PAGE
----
The Broken Heart
by John Ford / 2013, Webber Douglas Studio, Central / Directed by Ben Naylor with Jenny Ogilvie / Set design by Zoe Josephine Payne / Costume design by Nadege Adlam / Lighting by Edmund McKay / Music and sound by Thomas Moked Blum and Luke Pajak / Fight direction by Rachel Bown-Williams
We know relatively little about John Ford (b. 1586). Ironically, given his status as one of the English Renaissance stage’s primary chroniclers of mortality, we don’t even know when he died; after the publication of his last plays, he simply fades from our sight. Exit Ford.
Tradition has largely seen Ford as not exactly a barrel of laughs; owing part in perhaps to the one tiny piece of character detail we have – the epigrammatic description, “Deep in a dump alone Jacke Forde was gat / With folded arms and melancholy hat” – as much as from his writing. It is true that his greatest plays are mostly pretty grim; however he also wrote two successful romantic comedies which survive, chronicle history and masque. And even his most austere or gruesome plays have flashes of comedy: timing, wit, and Ford’s characteristic gaze, both sympathetically distanced and subversively ironical.
The Broken Heart is a strange, tough, gloomy play; perhaps the first truly subtextual drama in the English language, in that what characters repress is as important, or more important, than what they say. It is also a proto-feminist play, exploring the inner crises of the strong – and flawed – main female characters, unable either to resist patriarchal oppression nor escape it. And it is also an early study of depression, of the self-aware modern mind under Renaissance pressures; and perhaps one of the first literary treatments of anorexia.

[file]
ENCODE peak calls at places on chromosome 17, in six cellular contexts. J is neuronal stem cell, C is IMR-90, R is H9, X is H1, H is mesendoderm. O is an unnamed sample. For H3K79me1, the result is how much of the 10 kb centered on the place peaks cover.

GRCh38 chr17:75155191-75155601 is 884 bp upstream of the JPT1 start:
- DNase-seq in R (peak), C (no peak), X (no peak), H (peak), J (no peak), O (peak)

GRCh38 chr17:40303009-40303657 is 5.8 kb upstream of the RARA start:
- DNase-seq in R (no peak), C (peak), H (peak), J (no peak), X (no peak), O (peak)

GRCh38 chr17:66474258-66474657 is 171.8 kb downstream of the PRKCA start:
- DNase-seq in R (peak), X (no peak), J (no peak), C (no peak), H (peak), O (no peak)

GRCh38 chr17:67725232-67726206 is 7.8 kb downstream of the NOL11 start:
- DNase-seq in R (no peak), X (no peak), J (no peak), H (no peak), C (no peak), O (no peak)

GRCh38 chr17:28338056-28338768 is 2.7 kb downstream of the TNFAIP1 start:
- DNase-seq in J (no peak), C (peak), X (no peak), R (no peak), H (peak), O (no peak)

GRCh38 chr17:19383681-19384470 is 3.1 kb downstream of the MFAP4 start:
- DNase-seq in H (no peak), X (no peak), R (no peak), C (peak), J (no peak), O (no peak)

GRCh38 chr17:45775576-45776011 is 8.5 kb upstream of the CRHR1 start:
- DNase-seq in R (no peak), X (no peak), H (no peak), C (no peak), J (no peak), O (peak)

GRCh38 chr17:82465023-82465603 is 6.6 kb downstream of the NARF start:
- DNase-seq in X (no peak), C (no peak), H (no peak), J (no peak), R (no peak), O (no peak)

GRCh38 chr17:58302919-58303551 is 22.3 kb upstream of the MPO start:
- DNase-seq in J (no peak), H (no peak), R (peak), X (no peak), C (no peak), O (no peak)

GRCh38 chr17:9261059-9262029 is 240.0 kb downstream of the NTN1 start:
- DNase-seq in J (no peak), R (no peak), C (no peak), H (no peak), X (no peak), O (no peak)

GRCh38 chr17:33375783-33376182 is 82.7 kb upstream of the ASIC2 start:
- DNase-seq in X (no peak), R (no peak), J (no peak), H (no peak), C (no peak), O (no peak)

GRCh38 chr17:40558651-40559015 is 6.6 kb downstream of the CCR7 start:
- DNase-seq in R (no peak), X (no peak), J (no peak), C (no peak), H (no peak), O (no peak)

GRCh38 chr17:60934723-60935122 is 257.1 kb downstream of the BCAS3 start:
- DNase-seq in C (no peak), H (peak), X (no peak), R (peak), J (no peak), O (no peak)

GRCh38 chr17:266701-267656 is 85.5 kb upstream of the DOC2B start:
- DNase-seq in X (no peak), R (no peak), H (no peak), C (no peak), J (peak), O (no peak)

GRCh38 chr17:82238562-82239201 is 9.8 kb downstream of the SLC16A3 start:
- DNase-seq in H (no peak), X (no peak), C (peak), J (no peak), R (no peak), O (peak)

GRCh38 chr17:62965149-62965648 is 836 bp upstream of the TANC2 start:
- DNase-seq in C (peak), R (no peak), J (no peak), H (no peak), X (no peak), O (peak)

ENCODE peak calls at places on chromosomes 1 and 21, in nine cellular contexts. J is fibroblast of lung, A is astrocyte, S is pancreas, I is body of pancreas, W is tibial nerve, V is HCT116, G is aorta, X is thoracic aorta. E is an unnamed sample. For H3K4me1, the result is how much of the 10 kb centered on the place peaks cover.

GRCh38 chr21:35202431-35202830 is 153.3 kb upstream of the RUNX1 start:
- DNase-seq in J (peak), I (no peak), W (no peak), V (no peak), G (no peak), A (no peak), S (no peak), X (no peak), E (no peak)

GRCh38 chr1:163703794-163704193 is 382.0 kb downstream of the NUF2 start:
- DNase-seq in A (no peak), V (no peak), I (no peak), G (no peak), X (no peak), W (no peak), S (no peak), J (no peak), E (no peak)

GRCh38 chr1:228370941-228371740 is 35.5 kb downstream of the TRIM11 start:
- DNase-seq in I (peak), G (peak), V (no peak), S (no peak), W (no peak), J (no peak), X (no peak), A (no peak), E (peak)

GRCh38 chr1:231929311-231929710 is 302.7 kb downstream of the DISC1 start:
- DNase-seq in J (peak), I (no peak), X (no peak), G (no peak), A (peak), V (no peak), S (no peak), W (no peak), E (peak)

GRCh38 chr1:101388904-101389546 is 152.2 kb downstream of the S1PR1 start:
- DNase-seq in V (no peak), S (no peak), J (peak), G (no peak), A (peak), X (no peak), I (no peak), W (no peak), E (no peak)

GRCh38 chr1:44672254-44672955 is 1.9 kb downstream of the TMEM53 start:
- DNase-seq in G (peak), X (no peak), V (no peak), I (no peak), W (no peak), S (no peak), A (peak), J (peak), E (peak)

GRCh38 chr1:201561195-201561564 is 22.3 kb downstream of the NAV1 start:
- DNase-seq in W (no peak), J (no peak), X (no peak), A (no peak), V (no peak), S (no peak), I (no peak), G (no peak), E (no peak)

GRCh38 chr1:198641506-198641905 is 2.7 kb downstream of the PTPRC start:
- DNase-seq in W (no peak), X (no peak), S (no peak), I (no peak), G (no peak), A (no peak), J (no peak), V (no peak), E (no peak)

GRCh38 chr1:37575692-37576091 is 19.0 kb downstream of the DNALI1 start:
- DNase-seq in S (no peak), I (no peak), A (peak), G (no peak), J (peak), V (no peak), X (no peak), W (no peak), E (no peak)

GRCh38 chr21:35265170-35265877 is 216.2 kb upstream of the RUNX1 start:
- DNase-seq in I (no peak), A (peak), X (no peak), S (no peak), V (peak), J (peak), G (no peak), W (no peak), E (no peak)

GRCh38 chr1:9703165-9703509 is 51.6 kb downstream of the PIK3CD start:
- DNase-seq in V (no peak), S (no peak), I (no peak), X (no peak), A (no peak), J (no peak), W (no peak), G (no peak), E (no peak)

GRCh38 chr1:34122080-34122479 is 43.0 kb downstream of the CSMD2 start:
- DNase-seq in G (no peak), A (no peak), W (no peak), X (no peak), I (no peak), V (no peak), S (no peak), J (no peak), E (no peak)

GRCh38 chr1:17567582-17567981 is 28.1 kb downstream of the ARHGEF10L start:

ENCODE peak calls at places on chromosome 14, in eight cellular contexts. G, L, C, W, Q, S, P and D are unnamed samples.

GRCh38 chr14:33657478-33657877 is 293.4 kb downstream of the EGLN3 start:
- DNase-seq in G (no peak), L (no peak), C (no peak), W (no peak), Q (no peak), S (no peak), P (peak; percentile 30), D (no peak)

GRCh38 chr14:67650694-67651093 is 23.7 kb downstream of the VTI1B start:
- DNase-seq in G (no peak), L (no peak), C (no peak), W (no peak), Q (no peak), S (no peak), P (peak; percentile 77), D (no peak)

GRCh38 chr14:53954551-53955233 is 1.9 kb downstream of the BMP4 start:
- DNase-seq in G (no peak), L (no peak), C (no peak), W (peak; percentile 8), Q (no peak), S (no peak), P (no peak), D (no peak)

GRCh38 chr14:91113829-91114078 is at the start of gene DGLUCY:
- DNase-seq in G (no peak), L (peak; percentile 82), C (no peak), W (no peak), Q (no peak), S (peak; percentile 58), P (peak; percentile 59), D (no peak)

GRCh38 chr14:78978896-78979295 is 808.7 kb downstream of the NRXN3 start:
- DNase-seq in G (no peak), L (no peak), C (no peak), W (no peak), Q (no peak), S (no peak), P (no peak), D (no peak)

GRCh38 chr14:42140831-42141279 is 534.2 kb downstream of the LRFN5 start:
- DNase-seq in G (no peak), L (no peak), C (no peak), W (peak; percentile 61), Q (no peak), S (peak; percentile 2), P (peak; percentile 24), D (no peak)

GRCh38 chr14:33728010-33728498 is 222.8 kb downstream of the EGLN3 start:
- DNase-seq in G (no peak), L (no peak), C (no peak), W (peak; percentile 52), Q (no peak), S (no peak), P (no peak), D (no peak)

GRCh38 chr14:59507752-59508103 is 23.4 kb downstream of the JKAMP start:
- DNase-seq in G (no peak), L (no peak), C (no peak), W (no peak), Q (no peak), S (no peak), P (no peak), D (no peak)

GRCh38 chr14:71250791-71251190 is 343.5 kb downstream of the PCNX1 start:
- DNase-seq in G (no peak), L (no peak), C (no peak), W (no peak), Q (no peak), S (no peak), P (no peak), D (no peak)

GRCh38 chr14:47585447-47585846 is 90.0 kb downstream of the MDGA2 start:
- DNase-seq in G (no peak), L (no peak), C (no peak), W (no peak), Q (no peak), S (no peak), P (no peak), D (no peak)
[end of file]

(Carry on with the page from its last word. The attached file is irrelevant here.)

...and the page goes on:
This production of Ford’s psychologically violent Baroque tragedy counterpointed early Caroline costume with a modernist, cage-like set and a bold, opulent lighting scheme; the cage was echoed too in the use of corsetry and visual imagery of the ribs (with all the attendant Edenic associations). The distinctly Early Modern plot drivers of courtly intrigue and ambition, and the misogyny of a martial culture, were played with deep inner intensity in a setting rich in symbolism, drawing on the art of Caravaggio, Gentileschi, Rembrandt and Vermeer.
As the pictures above suggest, this production was about looking at and being looked at, the voyeur and the viewed. The cast remained on stage throughout: witnessing, judging, gazing.
The music, too, combined period and contemporary: live digital sound by Reformat‘s Luke Pajak clashing with and manipulating live performance by Baladino‘s Thomas Moked Blum combining Greek and baroque themes on guitar, bouzouki and violin.
Photography by Luke Pajak